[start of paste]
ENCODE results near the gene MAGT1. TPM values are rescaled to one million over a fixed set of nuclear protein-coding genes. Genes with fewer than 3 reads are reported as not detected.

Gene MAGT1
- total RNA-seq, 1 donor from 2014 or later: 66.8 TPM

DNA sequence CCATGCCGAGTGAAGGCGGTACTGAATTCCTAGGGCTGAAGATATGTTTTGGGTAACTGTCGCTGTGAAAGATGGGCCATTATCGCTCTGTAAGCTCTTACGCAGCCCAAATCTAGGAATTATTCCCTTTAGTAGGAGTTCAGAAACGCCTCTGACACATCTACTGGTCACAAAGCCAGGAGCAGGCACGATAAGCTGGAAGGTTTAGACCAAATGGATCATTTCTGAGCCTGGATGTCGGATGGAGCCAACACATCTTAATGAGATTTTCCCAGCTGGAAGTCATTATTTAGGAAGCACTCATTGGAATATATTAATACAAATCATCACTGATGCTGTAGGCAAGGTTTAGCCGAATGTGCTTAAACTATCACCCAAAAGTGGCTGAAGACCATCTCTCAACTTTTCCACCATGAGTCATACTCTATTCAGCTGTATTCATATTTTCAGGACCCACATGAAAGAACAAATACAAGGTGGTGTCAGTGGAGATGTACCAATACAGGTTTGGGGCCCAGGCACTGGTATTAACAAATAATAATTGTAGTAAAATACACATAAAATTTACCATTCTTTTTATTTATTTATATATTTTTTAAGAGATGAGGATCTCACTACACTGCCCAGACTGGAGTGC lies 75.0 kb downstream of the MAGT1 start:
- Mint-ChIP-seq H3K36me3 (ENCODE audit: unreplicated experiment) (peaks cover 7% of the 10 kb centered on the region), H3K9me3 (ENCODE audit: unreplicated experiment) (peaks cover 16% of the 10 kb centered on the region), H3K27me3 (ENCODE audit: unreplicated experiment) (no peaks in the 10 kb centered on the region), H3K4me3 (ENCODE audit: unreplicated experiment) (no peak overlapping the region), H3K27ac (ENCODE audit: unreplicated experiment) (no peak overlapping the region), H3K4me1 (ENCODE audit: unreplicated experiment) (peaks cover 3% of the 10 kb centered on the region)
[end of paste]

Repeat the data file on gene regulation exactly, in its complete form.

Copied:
ENCODE results near the gene MAGT1. TPM values are rescaled to one million over a fixed set of nuclear protein-coding genes. Genes with fewer than 3 reads are reported as not detected.

Gene MAGT1
- total RNA-seq, 1 donor from 2014 or later: 66.8 TPM

DNA sequence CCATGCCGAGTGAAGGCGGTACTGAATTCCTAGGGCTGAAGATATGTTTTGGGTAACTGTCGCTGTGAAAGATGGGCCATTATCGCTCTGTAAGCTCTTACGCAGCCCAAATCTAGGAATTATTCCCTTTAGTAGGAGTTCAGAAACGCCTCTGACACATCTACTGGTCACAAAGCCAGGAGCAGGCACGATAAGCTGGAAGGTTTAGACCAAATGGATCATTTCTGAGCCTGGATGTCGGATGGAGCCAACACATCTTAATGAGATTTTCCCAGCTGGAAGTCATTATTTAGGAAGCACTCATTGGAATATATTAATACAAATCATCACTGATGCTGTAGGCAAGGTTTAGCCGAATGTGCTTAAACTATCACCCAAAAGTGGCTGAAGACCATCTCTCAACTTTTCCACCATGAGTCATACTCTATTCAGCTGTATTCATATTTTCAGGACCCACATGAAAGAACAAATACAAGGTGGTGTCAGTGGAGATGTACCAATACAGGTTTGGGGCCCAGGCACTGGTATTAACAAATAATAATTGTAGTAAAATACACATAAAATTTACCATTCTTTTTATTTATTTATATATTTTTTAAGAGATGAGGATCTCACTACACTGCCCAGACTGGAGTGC lies 75.0 kb downstream of the MAGT1 start:
- Mint-ChIP-seq H3K36me3 (ENCODE audit: unreplicated experiment) (peaks cover 7% of the 10 kb centered on the region), H3K9me3 (ENCODE audit: unreplicated experiment) (peaks cover 16% of the 10 kb centered on the region), H3K27me3 (ENCODE audit: unreplicated experiment) (no peaks in the 10 kb centered on the region), H3K4me3 (ENCODE audit: unreplicated experiment) (no peak overlapping the region), H3K27ac (ENCODE audit: unreplicated experiment) (no peak overlapping the region), H3K4me1 (ENCODE audit: unreplicated experiment) (peaks cover 3% of the 10 kb centered on the region)